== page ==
Northrop Grumman demonstrates new maritime domain awareness capabilities

northrop grumman 112Northrop Grumman Corporation demonstrated new cross domain approaches for autonomous undersea, surface and air vehicles to advance the Anti-Submarine Warfare mission during this year’s Annual Naval Technology Exercise (ANTX) at Naval Undersea Warfare Center (NUWC) in Newport, RI, the Falls Church, VA-based company announced August 25.

Data collected from multiple sensors arrayed across autonomous undersea, surface and air vehicles were fused autonomously to develop a real-time tracking solution that guided a surrogate autonomous air vehicle to engage a contact for live drop of a replica torpedo, for the first time.

ANTX is an annual three-day event developed by NUWC to demonstrate future Navy technologies in a low risk environment. Government, academia and industry participants gather to showcase new capabilities to push the boundaries of what is possible in a complex environment.

“Integration of our proven autonomous systems across the different maritime environments will enable a shared allied network and common operating picture for enhanced maritime domain awareness which remains a challenge,” said Brian Chappel, vice president, autonomous systems, Northrop Grumman.

The demonstration features advanced mission management and control of a multi-vehicle collaborative autonomous system-of-systems conducting full spectrum search, detect, track, classify and engagement of submerged targets.

“Northrop Grumman continues to invest to broaden the capabilities of individual autonomous systems and expand the ability of those unmanned systems to interoperate effectively to perform missions,” said Alan Lytle, vice president, undersea systems, Northrop Grumman. “Our mission level autonomy allows heterogeneous autonomous systems to understand the unfolding mission and dynamically re-task themselves without human intervention.”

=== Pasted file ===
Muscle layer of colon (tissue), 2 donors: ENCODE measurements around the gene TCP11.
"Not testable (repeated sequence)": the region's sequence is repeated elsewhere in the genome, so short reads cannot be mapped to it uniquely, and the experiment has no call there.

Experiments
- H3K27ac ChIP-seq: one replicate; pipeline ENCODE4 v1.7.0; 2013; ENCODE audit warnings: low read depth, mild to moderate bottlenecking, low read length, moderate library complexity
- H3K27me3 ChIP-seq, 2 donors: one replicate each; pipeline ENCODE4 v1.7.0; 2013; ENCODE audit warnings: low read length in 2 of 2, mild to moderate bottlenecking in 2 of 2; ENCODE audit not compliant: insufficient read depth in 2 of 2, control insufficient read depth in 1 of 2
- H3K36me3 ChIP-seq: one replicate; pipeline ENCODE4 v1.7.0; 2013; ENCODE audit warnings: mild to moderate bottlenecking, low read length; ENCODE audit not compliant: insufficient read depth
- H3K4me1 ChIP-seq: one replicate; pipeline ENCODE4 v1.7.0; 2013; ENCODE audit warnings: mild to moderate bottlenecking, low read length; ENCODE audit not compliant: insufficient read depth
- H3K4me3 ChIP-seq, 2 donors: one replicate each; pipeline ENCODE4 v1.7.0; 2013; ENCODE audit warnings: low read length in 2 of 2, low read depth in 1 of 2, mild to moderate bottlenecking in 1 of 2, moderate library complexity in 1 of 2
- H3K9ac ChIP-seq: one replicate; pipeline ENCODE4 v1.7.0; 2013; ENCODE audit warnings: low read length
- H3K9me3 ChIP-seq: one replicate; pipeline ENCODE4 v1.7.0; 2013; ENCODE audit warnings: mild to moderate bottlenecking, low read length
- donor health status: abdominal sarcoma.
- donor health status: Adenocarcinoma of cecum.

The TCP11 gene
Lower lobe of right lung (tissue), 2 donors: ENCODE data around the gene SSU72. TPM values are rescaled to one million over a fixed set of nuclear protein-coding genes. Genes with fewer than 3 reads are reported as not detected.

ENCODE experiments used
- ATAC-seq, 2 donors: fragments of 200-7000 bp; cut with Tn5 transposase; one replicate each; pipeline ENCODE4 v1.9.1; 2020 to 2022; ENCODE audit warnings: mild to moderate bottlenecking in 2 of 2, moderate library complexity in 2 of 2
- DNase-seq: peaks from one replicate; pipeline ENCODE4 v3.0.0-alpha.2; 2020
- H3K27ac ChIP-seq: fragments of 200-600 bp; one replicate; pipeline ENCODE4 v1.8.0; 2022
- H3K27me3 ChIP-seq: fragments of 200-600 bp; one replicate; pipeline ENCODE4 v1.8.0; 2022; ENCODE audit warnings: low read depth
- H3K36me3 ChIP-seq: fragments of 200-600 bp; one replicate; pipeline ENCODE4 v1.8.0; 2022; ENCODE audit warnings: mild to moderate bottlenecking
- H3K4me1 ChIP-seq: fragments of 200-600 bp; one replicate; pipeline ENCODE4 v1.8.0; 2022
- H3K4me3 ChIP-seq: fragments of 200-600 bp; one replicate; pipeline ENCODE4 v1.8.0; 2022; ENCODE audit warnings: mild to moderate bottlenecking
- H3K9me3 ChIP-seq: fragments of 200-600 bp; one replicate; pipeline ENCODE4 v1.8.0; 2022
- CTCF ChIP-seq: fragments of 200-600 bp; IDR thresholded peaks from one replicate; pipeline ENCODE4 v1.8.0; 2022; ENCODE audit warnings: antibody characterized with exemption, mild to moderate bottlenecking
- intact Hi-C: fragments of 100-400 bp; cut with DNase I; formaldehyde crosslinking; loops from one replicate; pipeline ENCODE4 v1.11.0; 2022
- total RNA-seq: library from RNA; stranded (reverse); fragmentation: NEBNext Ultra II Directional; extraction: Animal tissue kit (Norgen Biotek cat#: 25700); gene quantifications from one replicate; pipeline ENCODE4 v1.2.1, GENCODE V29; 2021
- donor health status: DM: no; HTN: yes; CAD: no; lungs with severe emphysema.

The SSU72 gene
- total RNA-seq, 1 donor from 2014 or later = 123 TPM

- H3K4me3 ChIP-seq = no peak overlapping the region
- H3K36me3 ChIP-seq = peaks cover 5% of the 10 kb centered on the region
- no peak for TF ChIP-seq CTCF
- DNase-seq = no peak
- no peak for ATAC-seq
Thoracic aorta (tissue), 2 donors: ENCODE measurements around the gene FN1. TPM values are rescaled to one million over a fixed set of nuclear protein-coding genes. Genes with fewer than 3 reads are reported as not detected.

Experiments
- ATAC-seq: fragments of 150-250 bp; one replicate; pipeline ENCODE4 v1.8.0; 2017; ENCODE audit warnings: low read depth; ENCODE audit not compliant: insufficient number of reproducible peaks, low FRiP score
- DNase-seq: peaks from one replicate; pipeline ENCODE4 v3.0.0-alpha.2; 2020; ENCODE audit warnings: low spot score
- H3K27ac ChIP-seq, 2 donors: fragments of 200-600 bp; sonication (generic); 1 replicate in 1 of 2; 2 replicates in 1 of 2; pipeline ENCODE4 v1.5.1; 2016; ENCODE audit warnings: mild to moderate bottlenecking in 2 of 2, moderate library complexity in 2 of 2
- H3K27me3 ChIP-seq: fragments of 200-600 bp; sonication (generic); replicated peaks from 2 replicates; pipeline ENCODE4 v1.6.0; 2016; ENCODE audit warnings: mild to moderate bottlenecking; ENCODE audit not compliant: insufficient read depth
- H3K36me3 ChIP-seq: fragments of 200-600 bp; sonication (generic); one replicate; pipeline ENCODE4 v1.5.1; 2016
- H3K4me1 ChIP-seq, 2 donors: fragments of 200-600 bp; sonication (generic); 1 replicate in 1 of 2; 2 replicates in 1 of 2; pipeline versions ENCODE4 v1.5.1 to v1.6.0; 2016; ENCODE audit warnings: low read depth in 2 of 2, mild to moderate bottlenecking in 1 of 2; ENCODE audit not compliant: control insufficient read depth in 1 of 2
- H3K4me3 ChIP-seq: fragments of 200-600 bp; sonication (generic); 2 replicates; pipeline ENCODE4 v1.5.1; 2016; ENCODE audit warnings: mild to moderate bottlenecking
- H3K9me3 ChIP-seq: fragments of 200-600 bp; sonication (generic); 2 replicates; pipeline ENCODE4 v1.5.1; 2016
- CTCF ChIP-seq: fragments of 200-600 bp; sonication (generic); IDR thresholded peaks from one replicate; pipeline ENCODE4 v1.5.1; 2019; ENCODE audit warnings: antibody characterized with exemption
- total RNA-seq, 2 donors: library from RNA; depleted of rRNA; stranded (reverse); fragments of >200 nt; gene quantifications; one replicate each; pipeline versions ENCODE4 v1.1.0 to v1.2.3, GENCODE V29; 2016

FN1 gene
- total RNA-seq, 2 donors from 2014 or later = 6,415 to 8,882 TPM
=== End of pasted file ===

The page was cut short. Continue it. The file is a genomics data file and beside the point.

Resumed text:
Earlier this year, the company demonstrated its latest maritime domain awareness detection capabilities off the southern coast of California during a 43 day test. In collaboration with Ultra USSI and Liquid Robotics the team validated a range of sensors and systems using autonomous surface vehicles.

The autonomous surface vehicles collected data, validated contacts and processed real time data transmission to ground operators via surrogate autonomous aircraft and satellite for exploitation, thus providing an effective maritime domain capability.

“These long-endurance autonomous demonstrations are a vital part of our maritime efforts,” said Rick Crooks, director, advanced development, Northrop Grumman. “Our advanced architecture enables an integrated cross-domain data flow throughout maritime centers, creating actionable intelligence for emerging threats.”

Source: Northrop Grumman